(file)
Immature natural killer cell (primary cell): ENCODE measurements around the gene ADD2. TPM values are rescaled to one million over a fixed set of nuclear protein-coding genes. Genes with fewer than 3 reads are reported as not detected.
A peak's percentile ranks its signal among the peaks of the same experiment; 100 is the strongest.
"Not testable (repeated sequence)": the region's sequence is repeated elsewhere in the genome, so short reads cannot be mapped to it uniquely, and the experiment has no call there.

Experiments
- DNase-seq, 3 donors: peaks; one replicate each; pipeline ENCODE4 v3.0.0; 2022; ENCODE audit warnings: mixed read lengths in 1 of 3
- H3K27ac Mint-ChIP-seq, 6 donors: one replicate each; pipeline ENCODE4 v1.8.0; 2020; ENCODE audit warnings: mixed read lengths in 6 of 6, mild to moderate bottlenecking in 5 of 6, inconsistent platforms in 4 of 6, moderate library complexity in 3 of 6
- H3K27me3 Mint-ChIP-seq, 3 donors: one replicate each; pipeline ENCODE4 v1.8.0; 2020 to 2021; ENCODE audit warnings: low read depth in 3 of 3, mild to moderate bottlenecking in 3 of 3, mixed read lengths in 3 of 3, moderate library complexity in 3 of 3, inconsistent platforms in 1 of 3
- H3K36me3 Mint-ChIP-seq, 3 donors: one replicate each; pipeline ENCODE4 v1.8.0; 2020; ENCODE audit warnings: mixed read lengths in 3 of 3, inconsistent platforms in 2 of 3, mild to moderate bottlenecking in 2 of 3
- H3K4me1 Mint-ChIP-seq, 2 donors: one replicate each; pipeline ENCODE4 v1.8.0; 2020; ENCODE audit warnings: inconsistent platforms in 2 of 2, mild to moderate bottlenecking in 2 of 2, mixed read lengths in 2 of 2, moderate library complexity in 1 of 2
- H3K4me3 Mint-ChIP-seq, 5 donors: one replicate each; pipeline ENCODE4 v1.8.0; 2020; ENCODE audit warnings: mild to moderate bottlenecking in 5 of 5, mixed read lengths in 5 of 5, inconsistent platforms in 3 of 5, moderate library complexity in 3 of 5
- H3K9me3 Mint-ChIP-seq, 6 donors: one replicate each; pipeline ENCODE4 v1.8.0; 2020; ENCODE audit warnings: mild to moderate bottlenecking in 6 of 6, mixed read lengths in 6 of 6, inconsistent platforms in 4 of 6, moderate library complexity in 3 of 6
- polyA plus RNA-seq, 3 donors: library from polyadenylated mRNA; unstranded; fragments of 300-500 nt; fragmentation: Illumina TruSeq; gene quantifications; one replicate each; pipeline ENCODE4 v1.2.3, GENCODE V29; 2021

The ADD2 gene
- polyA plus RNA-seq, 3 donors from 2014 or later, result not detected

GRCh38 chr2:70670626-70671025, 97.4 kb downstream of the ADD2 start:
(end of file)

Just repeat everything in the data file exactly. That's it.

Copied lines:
Immature natural killer cell (primary cell): ENCODE measurements around the gene ADD2. TPM values are rescaled to one million over a fixed set of nuclear protein-coding genes. Genes with fewer than 3 reads are reported as not detected.
A peak's percentile ranks its signal among the peaks of the same experiment; 100 is the strongest.
"Not testable (repeated sequence)": the region's sequence is repeated elsewhere in the genome, so short reads cannot be mapped to it uniquely, and the experiment has no call there.

Experiments
- DNase-seq, 3 donors: peaks; one replicate each; pipeline ENCODE4 v3.0.0; 2022; ENCODE audit warnings: mixed read lengths in 1 of 3
- H3K27ac Mint-ChIP-seq, 6 donors: one replicate each; pipeline ENCODE4 v1.8.0; 2020; ENCODE audit warnings: mixed read lengths in 6 of 6, mild to moderate bottlenecking in 5 of 6, inconsistent platforms in 4 of 6, moderate library complexity in 3 of 6
- H3K27me3 Mint-ChIP-seq, 3 donors: one replicate each; pipeline ENCODE4 v1.8.0; 2020 to 2021; ENCODE audit warnings: low read depth in 3 of 3, mild to moderate bottlenecking in 3 of 3, mixed read lengths in 3 of 3, moderate library complexity in 3 of 3, inconsistent platforms in 1 of 3
- H3K36me3 Mint-ChIP-seq, 3 donors: one replicate each; pipeline ENCODE4 v1.8.0; 2020; ENCODE audit warnings: mixed read lengths in 3 of 3, inconsistent platforms in 2 of 3, mild to moderate bottlenecking in 2 of 3
- H3K4me1 Mint-ChIP-seq, 2 donors: one replicate each; pipeline ENCODE4 v1.8.0; 2020; ENCODE audit warnings: inconsistent platforms in 2 of 2, mild to moderate bottlenecking in 2 of 2, mixed read lengths in 2 of 2, moderate library complexity in 1 of 2
- H3K4me3 Mint-ChIP-seq, 5 donors: one replicate each; pipeline ENCODE4 v1.8.0; 2020; ENCODE audit warnings: mild to moderate bottlenecking in 5 of 5, mixed read lengths in 5 of 5, inconsistent platforms in 3 of 5, moderate library complexity in 3 of 5
- H3K9me3 Mint-ChIP-seq, 6 donors: one replicate each; pipeline ENCODE4 v1.8.0; 2020; ENCODE audit warnings: mild to moderate bottlenecking in 6 of 6, mixed read lengths in 6 of 6, inconsistent platforms in 4 of 6, moderate library complexity in 3 of 6
- polyA plus RNA-seq, 3 donors: library from polyadenylated mRNA; unstranded; fragments of 300-500 nt; fragmentation: Illumina TruSeq; gene quantifications; one replicate each; pipeline ENCODE4 v1.2.3, GENCODE V29; 2021

The ADD2 gene
- polyA plus RNA-seq, 3 donors from 2014 or later, result not detected

GRCh38 chr2:70670626-70671025, 97.4 kb downstream of the ADD2 start: